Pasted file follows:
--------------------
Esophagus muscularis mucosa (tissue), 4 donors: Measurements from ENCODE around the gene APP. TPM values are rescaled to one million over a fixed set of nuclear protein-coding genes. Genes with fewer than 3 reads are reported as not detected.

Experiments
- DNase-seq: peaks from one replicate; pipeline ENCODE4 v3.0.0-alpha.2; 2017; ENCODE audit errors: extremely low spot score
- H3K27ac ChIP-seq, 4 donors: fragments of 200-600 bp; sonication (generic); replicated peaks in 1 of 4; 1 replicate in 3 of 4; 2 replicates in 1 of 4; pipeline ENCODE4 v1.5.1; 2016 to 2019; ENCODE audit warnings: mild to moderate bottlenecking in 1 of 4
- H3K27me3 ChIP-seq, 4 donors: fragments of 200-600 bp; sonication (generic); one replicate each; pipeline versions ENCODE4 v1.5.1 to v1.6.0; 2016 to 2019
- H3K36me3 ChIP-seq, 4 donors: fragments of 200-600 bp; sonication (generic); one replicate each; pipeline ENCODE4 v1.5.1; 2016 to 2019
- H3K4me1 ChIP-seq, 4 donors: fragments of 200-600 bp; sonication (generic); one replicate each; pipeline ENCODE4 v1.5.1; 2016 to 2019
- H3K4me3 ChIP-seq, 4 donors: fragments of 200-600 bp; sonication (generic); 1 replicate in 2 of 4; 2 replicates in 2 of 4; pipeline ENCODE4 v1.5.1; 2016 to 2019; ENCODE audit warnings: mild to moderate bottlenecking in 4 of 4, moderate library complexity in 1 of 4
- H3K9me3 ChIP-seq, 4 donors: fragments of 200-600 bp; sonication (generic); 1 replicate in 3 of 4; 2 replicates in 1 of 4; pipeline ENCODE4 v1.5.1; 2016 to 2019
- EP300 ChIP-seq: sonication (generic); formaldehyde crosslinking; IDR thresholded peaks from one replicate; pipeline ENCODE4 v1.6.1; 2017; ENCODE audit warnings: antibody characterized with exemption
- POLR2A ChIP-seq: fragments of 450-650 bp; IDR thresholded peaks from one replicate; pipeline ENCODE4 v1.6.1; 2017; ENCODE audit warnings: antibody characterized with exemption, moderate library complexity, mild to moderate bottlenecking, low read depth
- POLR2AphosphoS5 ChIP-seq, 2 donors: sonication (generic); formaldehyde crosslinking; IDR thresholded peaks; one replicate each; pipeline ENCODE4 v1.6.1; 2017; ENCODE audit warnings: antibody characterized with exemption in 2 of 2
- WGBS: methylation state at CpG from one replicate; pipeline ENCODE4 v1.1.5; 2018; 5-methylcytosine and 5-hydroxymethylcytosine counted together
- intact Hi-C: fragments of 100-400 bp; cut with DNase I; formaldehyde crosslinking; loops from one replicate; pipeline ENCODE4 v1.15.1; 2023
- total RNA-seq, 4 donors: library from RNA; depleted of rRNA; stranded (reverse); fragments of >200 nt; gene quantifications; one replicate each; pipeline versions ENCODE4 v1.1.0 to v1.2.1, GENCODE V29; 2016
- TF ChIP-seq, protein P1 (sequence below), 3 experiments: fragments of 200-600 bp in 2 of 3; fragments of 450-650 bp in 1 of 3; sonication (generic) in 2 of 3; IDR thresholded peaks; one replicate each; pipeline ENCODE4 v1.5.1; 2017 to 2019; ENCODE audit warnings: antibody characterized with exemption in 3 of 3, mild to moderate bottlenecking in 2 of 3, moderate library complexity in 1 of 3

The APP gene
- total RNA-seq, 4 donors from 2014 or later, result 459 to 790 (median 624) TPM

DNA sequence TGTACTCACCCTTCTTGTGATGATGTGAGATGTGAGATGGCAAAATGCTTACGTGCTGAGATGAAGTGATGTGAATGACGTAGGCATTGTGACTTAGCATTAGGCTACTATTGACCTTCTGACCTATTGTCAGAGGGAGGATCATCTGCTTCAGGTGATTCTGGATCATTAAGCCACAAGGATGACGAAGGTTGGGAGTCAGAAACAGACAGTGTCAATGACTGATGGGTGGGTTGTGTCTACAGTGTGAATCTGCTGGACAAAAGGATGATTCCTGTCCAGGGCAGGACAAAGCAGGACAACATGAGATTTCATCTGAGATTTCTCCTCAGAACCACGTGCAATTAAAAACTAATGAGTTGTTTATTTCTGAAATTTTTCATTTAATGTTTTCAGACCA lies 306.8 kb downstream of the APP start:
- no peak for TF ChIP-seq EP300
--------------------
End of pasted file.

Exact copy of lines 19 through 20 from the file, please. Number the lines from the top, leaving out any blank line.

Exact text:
DNA sequence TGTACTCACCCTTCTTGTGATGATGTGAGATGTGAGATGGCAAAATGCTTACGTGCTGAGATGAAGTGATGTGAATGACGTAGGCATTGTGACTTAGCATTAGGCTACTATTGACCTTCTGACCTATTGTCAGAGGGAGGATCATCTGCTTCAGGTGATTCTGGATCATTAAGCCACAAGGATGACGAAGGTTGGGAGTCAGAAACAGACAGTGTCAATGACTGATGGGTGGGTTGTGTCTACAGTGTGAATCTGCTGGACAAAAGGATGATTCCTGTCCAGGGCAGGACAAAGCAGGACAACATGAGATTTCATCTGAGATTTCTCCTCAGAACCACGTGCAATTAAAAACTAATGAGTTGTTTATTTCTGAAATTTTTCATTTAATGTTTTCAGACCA lies 306.8 kb downstream of the APP start:
- no peak for TF ChIP-seq EP300